Getting effective user feedback is never easy, particularly when potential choices go wider than the user’s experience.  Kathy Sierra explores how to do it:

So how can we hope to learn anything about what our users want and need if the very act of answering a question could change their answer? We have to get better at making inferences from what we observe without intervention. We have to get to the spirit of what we observe, rather than focusing on the specific details. We have to recognise that what they do says much more than what they say, especially when they’re not saying anything at all.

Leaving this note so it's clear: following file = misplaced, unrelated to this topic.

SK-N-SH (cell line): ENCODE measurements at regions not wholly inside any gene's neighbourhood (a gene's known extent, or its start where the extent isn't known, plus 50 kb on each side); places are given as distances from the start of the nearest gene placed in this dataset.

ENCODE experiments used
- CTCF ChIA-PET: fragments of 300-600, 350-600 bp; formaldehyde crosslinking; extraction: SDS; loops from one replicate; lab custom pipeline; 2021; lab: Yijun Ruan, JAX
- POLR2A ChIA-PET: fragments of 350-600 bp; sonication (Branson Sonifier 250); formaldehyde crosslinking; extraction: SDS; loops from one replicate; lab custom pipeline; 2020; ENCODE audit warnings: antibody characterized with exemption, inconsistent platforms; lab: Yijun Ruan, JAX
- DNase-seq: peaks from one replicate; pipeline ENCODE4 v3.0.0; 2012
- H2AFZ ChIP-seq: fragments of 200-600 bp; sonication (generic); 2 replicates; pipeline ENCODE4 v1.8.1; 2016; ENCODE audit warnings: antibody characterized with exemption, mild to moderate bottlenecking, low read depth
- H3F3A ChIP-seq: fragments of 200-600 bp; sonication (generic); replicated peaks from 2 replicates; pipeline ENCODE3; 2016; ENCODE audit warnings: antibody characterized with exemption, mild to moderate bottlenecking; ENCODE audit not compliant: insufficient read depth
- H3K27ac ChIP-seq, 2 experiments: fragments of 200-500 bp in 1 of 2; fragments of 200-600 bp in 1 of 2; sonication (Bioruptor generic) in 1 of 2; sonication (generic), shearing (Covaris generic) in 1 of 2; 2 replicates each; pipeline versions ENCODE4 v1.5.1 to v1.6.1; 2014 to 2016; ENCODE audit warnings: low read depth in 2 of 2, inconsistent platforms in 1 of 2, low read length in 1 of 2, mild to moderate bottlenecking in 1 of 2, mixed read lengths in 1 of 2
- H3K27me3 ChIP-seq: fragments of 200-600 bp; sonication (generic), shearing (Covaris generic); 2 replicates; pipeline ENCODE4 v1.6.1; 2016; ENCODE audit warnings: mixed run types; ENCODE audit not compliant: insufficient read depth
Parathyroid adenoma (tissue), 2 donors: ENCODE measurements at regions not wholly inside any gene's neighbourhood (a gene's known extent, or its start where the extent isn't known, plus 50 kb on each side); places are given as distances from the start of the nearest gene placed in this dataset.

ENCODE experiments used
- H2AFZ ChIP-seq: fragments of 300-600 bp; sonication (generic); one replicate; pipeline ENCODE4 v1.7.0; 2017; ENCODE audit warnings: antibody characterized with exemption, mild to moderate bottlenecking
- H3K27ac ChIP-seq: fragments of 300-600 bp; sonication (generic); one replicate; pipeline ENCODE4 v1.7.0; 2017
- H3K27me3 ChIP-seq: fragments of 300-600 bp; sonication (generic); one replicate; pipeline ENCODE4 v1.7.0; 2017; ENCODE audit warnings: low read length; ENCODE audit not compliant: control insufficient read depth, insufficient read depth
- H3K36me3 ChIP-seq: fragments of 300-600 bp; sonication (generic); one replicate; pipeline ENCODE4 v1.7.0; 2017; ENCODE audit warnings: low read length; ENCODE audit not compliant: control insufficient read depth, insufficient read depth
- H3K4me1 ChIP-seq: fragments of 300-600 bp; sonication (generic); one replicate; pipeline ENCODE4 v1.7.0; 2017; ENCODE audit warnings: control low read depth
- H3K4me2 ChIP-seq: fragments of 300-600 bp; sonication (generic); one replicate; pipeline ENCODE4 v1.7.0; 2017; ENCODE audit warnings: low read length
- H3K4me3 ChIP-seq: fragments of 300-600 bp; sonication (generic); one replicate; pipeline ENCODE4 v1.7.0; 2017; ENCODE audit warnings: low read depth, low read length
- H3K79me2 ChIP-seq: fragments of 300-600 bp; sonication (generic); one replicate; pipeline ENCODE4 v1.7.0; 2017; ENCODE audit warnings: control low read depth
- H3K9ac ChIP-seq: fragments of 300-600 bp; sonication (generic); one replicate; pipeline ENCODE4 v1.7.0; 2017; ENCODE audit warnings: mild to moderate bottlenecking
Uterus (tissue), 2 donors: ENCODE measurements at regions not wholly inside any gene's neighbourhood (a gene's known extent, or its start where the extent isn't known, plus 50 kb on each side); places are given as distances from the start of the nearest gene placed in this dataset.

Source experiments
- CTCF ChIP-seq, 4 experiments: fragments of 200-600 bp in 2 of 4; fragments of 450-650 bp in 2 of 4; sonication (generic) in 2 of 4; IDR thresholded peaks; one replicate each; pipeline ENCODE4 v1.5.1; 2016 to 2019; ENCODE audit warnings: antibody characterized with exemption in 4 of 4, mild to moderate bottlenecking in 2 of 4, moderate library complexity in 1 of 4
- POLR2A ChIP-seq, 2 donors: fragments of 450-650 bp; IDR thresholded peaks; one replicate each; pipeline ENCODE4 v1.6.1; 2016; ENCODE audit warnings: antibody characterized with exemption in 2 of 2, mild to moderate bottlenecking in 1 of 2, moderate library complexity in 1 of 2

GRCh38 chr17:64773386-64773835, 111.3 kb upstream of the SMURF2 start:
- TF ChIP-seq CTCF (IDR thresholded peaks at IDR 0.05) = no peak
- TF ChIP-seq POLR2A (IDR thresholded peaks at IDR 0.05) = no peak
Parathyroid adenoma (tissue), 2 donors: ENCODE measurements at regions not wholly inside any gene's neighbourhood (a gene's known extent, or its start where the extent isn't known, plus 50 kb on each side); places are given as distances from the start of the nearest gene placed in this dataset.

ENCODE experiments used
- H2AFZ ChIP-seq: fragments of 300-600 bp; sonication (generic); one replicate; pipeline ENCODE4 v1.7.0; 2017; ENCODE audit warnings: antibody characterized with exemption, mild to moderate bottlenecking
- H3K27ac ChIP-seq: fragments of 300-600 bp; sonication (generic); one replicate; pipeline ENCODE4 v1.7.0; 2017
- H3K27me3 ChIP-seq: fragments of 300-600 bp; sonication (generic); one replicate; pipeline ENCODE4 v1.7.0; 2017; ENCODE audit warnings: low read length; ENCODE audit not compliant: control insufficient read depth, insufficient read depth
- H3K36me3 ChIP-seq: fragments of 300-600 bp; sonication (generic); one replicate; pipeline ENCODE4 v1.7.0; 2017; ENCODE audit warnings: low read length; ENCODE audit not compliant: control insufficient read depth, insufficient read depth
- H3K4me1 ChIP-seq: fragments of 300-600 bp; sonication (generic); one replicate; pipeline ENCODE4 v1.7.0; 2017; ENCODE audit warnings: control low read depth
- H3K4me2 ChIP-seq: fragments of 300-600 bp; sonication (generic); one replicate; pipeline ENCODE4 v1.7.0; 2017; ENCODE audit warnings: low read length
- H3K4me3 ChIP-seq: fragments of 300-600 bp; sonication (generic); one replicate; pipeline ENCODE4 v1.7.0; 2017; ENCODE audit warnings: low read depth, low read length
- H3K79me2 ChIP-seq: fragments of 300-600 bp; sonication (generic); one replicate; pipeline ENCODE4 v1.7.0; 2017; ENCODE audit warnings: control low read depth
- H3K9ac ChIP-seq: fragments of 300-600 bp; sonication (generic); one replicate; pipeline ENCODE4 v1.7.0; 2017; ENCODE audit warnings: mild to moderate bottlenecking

People give different answers depending on how they are asked the question and how they are asked to provide the answer.  Earlier notes on some other material covering the wider point that ‘they don’t know what they want when they don’t know what’s possible’ are here and here.